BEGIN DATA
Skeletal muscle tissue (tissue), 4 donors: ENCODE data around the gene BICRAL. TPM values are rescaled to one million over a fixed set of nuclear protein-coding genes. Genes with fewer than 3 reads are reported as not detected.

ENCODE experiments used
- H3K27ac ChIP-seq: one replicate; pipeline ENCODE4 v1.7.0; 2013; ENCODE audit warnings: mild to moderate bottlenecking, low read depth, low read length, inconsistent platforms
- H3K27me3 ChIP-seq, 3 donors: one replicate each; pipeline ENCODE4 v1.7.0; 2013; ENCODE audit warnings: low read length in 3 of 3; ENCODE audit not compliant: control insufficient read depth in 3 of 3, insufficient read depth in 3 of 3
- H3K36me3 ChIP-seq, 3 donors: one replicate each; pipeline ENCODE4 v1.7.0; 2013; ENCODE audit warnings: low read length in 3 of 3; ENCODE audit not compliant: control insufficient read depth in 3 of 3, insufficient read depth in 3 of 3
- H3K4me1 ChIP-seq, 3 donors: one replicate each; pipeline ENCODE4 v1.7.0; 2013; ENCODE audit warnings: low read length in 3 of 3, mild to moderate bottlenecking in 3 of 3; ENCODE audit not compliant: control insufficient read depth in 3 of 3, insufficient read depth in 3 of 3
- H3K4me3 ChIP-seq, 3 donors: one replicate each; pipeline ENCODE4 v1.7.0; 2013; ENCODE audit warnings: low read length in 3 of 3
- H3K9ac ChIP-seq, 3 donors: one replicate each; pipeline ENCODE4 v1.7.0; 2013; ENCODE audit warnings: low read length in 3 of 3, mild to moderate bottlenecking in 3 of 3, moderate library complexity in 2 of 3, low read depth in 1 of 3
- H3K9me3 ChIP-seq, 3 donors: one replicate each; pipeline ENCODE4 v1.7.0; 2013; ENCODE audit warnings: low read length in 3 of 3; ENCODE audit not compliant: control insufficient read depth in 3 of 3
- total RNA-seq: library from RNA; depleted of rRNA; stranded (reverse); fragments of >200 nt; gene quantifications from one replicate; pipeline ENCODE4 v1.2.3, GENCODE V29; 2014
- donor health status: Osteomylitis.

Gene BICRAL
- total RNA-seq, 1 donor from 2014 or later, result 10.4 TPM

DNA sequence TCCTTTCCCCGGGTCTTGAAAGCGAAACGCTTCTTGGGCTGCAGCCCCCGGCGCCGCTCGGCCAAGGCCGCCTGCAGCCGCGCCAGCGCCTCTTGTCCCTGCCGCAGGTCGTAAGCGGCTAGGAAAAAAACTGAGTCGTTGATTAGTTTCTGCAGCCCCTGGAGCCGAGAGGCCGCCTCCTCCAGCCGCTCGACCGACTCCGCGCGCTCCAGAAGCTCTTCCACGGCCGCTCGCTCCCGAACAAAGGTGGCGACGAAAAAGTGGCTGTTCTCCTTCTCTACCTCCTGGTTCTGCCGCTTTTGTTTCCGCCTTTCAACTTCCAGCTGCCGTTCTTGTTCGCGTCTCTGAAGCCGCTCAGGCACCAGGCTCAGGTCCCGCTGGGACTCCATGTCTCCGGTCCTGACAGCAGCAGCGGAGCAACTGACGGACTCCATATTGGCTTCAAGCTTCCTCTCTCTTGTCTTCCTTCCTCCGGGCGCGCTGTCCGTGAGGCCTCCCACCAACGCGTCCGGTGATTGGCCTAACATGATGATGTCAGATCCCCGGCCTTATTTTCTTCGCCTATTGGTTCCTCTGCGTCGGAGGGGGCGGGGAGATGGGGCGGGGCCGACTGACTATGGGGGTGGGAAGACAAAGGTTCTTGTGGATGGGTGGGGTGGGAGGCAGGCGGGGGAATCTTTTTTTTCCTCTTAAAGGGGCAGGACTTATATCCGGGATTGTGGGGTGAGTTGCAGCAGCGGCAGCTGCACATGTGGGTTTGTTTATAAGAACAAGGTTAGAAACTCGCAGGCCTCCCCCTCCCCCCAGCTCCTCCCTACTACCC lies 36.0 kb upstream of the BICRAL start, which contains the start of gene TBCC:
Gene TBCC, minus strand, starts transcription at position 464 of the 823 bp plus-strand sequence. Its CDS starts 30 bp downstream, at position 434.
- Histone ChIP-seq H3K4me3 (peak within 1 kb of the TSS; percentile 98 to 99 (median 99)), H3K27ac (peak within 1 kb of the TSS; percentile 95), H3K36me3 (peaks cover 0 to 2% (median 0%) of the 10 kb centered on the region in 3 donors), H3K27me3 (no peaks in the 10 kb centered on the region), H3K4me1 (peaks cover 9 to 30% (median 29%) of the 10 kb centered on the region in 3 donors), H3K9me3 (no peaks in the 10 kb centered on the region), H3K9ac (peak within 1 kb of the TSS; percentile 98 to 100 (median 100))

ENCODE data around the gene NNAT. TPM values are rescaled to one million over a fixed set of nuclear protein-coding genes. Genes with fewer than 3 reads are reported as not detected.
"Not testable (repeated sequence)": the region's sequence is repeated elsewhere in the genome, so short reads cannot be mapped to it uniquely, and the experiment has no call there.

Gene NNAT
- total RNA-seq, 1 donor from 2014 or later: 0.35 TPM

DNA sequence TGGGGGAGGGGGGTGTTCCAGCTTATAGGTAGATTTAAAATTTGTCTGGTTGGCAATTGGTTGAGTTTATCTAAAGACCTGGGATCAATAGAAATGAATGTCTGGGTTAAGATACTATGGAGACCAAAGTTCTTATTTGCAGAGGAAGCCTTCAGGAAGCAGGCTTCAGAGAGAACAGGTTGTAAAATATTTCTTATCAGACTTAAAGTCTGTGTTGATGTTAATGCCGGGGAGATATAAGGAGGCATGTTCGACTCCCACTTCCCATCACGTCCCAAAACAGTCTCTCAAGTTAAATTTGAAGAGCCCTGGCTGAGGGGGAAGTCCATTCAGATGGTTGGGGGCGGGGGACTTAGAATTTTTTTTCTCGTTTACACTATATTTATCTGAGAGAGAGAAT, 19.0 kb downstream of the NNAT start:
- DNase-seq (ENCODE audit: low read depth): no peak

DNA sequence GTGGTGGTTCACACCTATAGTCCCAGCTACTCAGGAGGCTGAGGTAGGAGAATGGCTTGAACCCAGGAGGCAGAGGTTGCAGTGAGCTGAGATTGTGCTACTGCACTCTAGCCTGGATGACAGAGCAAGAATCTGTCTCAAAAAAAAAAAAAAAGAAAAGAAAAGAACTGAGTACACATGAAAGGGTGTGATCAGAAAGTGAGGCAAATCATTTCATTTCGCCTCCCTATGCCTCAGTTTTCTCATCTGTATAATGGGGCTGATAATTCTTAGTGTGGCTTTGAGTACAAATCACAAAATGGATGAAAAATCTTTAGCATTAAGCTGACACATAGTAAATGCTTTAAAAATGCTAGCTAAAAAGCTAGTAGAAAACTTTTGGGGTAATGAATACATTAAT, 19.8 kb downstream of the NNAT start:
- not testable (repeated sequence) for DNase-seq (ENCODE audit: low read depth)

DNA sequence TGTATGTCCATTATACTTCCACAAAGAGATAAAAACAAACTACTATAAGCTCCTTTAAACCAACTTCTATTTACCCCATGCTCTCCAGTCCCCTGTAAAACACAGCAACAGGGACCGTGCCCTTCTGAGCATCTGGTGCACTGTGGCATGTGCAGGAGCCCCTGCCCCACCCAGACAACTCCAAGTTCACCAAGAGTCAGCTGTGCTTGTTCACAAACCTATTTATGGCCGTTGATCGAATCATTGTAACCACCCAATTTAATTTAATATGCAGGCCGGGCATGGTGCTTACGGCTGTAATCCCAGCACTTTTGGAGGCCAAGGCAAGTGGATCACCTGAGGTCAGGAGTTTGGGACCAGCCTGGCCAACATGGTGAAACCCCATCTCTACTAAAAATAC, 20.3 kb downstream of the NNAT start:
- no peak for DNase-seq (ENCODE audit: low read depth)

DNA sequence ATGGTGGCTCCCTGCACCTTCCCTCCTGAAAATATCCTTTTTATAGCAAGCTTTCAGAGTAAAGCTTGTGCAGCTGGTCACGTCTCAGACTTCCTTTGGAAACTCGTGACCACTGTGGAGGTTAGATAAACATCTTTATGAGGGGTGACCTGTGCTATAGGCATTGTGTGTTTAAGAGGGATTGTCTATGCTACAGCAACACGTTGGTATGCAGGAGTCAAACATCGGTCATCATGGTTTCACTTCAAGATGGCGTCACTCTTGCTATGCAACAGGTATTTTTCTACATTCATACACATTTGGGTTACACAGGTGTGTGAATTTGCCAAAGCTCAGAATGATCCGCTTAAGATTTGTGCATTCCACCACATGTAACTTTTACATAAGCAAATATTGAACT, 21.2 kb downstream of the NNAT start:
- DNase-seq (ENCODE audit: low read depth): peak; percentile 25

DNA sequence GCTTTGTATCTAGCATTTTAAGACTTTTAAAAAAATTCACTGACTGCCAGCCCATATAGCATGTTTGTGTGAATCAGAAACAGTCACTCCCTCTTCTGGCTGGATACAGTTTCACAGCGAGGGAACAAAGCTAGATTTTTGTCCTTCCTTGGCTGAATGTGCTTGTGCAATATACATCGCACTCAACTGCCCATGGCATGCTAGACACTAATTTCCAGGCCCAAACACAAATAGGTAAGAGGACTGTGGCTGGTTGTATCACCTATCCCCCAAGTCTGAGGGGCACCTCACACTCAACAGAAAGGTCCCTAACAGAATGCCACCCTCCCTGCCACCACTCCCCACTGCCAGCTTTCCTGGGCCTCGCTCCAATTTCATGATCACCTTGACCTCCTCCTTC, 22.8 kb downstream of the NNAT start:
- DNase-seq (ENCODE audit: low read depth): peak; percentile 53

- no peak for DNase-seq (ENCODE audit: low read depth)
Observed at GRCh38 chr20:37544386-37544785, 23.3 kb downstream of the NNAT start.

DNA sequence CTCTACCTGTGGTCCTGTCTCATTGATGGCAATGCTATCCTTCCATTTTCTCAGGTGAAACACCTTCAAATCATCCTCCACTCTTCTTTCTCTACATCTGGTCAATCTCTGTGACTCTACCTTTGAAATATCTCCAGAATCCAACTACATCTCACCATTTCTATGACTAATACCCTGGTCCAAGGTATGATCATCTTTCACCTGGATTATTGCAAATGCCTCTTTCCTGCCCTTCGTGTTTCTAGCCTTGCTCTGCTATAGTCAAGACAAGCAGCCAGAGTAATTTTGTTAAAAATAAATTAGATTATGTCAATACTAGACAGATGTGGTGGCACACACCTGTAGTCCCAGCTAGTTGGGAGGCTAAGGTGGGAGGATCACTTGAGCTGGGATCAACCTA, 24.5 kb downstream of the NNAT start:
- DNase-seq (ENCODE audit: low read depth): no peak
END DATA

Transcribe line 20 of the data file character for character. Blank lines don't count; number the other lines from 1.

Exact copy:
- total RNA-seq, 1 donor from 2014 or later: 0.35 TPM